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The Complete Guide to Information Extraction by Regular Expressions with Spark NLP and Python

Extract Hidden Insights from Texts at Scale with Regex Patterns

Information extraction in natural language processing (NLP) is the process of automatically extracting structured information from unstructured text data. In Spark NLP, the RegexMatcher is a component that is used to perform pattern matching on text data using regular expressions.

Information extraction is a subfield of NLP that involves automatically extracting structured information from unstructured or semi-structured textual data. With the vast amounts of text data being generated every day, ranging from social media posts to scientific literature, information extraction has become an essential tool for efficiently and effectively processing this data. As a result, many organizations rely on Information Extraction techniques to use solid NLP algorithms to automate manual tasks.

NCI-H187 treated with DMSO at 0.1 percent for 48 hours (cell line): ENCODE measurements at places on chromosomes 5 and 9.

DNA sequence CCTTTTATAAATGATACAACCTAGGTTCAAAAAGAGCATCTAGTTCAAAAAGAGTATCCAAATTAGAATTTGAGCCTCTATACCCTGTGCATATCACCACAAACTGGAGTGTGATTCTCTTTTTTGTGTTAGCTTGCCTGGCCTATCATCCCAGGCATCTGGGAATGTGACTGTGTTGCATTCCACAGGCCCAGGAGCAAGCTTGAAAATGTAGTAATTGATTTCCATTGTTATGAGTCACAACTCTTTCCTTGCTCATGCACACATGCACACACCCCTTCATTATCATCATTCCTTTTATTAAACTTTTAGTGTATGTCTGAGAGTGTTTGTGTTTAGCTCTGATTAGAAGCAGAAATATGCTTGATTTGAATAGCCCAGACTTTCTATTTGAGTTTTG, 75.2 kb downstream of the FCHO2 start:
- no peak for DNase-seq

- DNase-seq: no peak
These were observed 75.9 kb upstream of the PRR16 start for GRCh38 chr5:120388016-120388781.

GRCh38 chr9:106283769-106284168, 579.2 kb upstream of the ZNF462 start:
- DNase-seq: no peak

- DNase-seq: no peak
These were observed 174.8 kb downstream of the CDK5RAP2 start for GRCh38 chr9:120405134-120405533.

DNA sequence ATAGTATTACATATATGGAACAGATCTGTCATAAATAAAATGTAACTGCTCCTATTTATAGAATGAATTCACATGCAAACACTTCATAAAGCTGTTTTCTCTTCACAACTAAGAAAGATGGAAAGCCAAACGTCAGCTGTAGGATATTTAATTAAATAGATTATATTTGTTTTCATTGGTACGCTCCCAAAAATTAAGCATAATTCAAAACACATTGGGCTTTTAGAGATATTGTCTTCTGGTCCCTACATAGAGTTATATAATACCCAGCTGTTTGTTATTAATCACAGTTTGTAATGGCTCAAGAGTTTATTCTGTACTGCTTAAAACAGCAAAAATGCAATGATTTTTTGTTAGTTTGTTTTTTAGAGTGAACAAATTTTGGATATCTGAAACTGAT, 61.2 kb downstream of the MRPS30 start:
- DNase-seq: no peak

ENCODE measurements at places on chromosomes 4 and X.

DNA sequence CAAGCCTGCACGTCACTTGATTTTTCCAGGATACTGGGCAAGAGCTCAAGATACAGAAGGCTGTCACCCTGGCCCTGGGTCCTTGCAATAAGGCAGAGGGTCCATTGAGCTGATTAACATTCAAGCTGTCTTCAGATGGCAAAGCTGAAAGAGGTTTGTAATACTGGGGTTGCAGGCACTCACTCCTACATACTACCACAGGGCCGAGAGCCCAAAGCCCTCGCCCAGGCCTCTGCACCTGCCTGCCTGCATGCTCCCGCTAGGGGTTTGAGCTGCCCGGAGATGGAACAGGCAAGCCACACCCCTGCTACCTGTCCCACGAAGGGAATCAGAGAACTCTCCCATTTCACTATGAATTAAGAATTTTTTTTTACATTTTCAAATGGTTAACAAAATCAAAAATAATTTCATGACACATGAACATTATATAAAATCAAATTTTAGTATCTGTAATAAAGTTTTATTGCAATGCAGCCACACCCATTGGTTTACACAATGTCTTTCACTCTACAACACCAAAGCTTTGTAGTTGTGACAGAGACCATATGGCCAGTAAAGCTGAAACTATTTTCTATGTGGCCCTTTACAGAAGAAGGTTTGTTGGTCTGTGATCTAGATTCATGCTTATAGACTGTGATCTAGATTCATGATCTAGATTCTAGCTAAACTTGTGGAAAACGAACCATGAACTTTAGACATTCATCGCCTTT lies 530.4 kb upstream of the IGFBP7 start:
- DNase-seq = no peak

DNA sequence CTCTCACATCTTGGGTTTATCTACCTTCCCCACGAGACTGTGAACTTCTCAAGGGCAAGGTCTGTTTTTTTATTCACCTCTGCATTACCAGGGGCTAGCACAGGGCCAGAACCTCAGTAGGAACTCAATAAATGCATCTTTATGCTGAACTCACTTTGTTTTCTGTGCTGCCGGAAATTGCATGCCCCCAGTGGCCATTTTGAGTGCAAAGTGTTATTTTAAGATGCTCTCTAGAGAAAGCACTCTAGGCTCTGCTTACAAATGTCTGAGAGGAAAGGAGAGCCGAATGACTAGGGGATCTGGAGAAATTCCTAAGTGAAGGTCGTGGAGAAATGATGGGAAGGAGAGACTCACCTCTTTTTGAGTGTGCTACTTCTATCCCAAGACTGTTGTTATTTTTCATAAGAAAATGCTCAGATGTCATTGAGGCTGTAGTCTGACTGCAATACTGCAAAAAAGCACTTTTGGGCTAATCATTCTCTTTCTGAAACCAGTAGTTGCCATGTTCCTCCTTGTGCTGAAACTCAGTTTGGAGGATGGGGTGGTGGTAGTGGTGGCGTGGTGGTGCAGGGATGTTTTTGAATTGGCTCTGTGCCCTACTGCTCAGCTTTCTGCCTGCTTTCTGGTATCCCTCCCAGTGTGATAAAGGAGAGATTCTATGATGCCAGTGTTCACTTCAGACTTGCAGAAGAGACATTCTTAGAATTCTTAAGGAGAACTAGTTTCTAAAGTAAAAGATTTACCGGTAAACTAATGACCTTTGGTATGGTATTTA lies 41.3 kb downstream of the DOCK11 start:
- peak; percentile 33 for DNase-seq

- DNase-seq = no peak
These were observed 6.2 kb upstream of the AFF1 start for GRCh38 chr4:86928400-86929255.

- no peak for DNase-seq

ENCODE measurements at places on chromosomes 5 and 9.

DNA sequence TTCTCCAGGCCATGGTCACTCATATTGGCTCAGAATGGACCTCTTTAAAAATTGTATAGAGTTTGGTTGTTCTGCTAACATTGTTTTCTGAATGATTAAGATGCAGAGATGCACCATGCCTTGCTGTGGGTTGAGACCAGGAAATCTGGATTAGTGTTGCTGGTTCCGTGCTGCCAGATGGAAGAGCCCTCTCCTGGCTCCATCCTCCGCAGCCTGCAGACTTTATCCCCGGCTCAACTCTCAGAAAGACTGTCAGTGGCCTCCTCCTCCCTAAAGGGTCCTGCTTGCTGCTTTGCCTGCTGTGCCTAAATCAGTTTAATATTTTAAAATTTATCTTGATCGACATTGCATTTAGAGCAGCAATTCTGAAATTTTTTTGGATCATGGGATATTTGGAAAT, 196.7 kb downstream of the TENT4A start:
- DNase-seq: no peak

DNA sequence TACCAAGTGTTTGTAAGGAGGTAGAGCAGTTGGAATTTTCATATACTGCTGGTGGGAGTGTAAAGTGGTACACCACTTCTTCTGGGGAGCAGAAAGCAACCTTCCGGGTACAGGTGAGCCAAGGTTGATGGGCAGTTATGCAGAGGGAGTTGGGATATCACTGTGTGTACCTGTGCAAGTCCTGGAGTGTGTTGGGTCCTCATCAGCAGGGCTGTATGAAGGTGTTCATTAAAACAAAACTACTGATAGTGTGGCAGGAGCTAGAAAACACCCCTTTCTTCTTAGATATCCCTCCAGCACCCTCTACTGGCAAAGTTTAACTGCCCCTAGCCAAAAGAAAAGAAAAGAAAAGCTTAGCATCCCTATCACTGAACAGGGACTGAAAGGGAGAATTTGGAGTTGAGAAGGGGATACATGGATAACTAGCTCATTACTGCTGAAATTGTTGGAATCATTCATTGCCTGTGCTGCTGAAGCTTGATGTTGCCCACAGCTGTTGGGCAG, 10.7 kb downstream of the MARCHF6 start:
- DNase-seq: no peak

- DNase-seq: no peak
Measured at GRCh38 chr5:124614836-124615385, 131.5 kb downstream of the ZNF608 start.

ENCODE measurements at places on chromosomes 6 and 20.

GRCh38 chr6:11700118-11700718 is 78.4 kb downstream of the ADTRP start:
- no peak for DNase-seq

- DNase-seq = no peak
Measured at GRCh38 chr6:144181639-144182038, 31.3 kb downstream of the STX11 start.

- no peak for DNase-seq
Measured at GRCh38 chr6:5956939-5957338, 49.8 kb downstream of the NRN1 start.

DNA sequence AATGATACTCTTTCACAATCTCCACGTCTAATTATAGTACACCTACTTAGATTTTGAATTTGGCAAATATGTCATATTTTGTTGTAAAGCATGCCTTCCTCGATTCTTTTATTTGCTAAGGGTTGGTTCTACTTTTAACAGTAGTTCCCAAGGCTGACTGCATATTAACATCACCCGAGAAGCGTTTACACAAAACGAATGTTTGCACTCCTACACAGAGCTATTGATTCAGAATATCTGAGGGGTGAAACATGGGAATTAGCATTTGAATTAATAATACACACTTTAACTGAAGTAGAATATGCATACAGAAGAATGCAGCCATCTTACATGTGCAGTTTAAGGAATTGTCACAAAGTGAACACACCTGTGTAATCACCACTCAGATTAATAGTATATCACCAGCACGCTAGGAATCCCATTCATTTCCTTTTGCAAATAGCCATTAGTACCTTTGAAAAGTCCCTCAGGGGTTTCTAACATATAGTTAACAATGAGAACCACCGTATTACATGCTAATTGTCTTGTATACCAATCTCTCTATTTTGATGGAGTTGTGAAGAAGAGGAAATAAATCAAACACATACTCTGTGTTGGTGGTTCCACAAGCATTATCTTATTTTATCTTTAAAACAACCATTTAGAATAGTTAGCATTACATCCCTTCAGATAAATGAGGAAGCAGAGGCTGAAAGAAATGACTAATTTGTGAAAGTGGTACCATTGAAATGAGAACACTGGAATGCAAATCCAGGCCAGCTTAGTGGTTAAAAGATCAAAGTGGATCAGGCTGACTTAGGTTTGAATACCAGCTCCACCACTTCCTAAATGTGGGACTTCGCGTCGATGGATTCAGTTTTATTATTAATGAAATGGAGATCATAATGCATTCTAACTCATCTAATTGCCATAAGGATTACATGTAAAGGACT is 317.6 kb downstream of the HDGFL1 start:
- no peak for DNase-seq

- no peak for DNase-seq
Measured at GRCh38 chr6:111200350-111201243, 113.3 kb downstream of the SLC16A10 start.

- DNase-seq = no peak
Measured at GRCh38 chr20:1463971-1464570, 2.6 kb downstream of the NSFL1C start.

Regular expressions can be used for information extraction from text data. Regular expressions are a powerful tool for searching and pattern matching in text, and can be used to identify specific patterns of interest, such as phone numbers, email addresses, dates, or other types of entities. For example, a regular expression can be used to extract all the mentions of product names in customer reviews, or to extract all the dates mentioned in news articles.